We (or rather he) has a massive dining table, seats 8, and a big display cabinet thingy. Old, brown, heavy. See loads on Ebay, £30 or not selling at all. No one likes them anymore (especially me!). He hasn't even listed it yet but is convinced he will get loads as it cost 'hundreds'. I bet he can't even give it away...It can stay at the moment as I need it Christmas Day....

    I am quite happy to throw stuff. I am of the 'if you haven't used it in a year, you don't need it' brigade.

    Unfortunately he prefers 'I might need it' and even keeps the empty boxes of things he no longer actually has.
  9. kibosh

    kibosh Star commenter

    He just doesn't know where to start, does he? Ostrich syndrome? Or is he the type to procrastinate about everything?

    FiL has recently downsized from a 4 beds, 2 sheds, loft, 2 reception rooms house, to a one bedroomed flat with no garden nor outbuildings . . . . he did really well with the downsize and moved with only essentials: friends are family (aka magpies) were invited round to help themselves to things he didn't want (so Mr k made sure we now have lots more junk we don't need :(), he sold some stuff, skipped some, took some to charity shops and a few pieces of furniture were left behind in the house.

    Might a 4-fold process, like FiLs, be possible if you suggest it to him? You might just have to grab the bull by the horns and start doing it yourself . . .when things get underway, perhaps he will join in and take over.
  10. surf kitty too

    surf kitty too Occasional commenter

    Kibosh.... I would really like to start it...but that would entail throwing out everything and I don't think he would take too kindly to that!

    What is so frustrating is that I work full time teaching, so have to plan etc in evenings, but have managed to pack up a lot of stuff in my 'free time'. He does contract work, so was actually not even working from about May to start of October - but he did nothing! Was too busy 'going out on my bike'. Great :mad:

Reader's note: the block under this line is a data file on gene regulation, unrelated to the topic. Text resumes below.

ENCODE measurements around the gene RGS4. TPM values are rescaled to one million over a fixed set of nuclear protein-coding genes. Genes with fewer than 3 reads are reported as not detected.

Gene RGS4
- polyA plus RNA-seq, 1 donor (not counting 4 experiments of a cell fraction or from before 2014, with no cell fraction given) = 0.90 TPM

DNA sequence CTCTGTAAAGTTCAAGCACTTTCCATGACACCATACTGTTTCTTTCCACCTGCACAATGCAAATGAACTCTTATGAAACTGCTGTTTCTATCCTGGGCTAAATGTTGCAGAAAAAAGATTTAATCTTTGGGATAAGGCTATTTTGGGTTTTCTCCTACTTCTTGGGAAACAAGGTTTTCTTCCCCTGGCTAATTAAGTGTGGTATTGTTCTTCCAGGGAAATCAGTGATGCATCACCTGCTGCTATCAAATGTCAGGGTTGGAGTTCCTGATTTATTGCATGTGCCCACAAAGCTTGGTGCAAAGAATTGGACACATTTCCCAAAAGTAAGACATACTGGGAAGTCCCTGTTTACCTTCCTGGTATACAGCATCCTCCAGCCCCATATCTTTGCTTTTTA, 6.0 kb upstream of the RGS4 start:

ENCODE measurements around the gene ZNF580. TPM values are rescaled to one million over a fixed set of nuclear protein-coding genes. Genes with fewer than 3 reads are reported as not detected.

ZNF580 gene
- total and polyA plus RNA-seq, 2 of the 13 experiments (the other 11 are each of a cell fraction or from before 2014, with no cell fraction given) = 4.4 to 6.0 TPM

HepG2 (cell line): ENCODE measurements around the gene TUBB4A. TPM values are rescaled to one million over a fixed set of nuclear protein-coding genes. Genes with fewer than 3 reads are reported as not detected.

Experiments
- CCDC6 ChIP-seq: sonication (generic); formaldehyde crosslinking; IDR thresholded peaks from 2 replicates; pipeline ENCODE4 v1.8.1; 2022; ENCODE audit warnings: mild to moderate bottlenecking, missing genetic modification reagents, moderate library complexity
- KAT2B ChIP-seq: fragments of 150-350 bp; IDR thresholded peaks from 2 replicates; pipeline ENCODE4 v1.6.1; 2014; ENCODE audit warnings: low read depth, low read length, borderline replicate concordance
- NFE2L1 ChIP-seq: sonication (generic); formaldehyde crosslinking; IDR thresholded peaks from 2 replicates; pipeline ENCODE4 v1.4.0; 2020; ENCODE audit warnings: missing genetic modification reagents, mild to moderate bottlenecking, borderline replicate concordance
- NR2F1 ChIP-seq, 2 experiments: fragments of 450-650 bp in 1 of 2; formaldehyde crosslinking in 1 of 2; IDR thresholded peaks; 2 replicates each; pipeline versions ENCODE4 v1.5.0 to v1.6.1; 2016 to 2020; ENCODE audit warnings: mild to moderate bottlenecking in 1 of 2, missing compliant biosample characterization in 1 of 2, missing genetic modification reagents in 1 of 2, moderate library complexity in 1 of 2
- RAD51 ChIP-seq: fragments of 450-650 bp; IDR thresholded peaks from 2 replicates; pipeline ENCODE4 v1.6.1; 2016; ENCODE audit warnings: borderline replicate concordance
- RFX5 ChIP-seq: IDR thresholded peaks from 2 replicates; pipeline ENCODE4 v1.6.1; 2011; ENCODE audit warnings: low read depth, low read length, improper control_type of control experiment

He also managed to fit in a weeks skiing last week whilst I was obviously still at school, so I was moving stuff, sorting Christmas, looking after Dog, ferrying MiL to Doctors.....and he wonders why I am grumpy!!!
  11. kibosh

    kibosh Star commenter

    Hmm. Might a chat about 'priorities' and 'responsibilities' be required?
    smoothnewt likes this.
  12. grumpydogwoman

    grumpydogwoman Star commenter

    Ya THINK?

    Oh, dear. What will he do when the new family turns up with their stuff? Oops.:p
    ninenotes likes this.
  13. smoothnewt

    smoothnewt Star commenter


    I mean, moving from a 5 bed to a 2 bed place is a big deal. Surely some quite significant discussion took place at the outset, along the lines of: "do you think you'll be able to handle getting rid of so much stuff?"
    How did he rationalise this aspect of the move, early on?
  14. grumpydogwoman

    grumpydogwoman Star commenter


    He'll probably need a bigger one. Or two.
  15. lindenlea

    lindenlea Star commenter

    Start talking about renting a storage unit. Get quotes for storage and quotes from a removal company to pick the "extra" stuff up and store it. Ask him to decide what's going to the unit and stand with coloured stickers in your hand to identify it to the removal man.
    Dragonlady30 and monicabilongame like this.
  16. racroesus

    racroesus Star commenter

    Give the poor man some peace.
    kibosh likes this.
  17. surf kitty too

    surf kitty too Occasional commenter


    OH returned from his skiing trip on the Saturday before Christmas with broken ribs. So, no lifting, bending, or anything :mad:

    More stress!!!:mad::mad::mad:
  18. kibosh

    kibosh Star commenter

    Och, that's a rubbish state of affairs. But does it not now give you free rein to organise things?
    A 'Well now that you are incapacitated, I'm going to have to deal with it all, so let's start with hiring a skip . . . . '.
  19. grumpydogwoman

    grumpydogwoman Star commenter

    Oh, well. His bank balance is going to take a hit when you hire house-clearance people, storage unit people and movers. He should have done a better job of it.
    bombaysapphire likes this.
  20. Mangleworzle

    Mangleworzle Star commenter

    I like old wooden furniture, knock it all flat and use it for all kinds of stuff around the garden, making compost bins, boarding the garage "loft", making a wood store, all kinds of projects around the house. if it builds up too far it gets chopped up for kindling for the wood burner.

    Also allows for sorting into 1st, 2nd, 3rd and 4th best wood piles.

    There's always the possibility of you hiding stuff for a while then dumping it when he's not looking, things can get broken during moves too and not be worth keeping - so I hear.